Them are two good ones, he said.

James Joyce writes this sentence. is that used in an informal way?

  • Them for those is not uncommon in some English dialects. "What are them things over there?" Commented Feb 13, 2023 at 9:08
  • What is uncommon is writing uncontracted are after the "non-standard" pronoun them. In reality, most people who "misuse" them like this would probably say Them's two good ones (contracted singular verb form). Nearly all the rest would at least contract are to a mere schwa - normally transcribed as Them're two good ones. Commented Feb 13, 2023 at 17:53
  • Considering the context of this being in English Learners Stack Exchange, I think it's reasonable to correct your grammar. When choosing between the articles "a" or "an", we should consider the word after it. If the following word begins with a sounded consonant, you will use "a". If it starts with a vowel, you will use "an". This also applies with vowel sounds, even when it begins with a consonant(eg. "an hour" is correct, even though it begins with a consonant).
    – OprenStein
    Commented Feb 14, 2023 at 2:43

1 Answer 1


"Them are two good ones, he said," though found in a literary work, would not be used in formal English.

James Joyce is not a good reference for "standard" English. Joyce often used language in poetic and punning ways, with multiple meanings for words. To give you the flavor, here's a fairly straight-forward section of Finnegan' Wake:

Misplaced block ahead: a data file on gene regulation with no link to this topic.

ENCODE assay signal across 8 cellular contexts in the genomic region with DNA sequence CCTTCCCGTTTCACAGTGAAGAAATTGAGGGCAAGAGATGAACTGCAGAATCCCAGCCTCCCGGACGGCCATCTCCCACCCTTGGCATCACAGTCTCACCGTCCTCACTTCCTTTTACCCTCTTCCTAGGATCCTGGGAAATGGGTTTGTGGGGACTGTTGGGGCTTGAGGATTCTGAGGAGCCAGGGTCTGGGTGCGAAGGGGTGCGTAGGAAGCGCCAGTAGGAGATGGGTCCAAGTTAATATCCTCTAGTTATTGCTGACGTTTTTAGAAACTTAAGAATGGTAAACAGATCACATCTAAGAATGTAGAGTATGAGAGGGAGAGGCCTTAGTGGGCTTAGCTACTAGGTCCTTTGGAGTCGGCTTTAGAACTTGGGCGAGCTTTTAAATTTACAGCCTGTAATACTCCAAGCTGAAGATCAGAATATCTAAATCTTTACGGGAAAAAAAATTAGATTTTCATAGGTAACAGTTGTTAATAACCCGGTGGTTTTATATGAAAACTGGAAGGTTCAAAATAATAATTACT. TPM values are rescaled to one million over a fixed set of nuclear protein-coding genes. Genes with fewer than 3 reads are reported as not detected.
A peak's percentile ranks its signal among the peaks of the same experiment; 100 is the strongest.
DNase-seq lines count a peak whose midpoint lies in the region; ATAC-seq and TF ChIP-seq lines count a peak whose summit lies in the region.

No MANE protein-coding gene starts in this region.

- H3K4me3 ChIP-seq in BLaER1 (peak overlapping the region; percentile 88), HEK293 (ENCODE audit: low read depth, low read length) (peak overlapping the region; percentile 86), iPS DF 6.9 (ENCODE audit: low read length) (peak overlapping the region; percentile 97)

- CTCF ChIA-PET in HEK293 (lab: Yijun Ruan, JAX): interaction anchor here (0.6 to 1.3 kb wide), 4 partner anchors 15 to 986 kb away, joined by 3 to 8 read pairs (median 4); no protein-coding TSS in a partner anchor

"What clashes here of wills gen wonts, oystrygods gaggin fishy-gods! Brékkek Kékkek Kékkek Kékkek! Kóax Kóax Kóax!"

Notice play of words, such as "wills" and "wonts" or "oystrygods" and "fishy-gods". (Do oysters have fishy-gods? Ah, Ostrogoths and Visigoths?)

And he quotes the croaking chorus from the Frogs of Aristophanes, where he might be referring indirectly to Gilbert and Sullivan.

Read Joyce with dictionary, glossary and footnotes in hand (well, wouldn't them be handnotes?), enjoy his encyclopedic writing, peel the layers like allium, but don't use most of his works to learn formal or colloquial English. You might as well learn English from the Drake, Hoffman, and Livingston ditty, Mairzy Doats.

  • "James Joyce is not a good reference for "standard" English"". That's an astute observation, and deserves to be repeated. I cannot get my heads around a learner of English getting dug into Joyce - I am reminded of my own foolishness when starting to learn German and picking up Goethe, which turned out to be a very bad idea.
    – oerkelens
    Commented Feb 13, 2023 at 16:30

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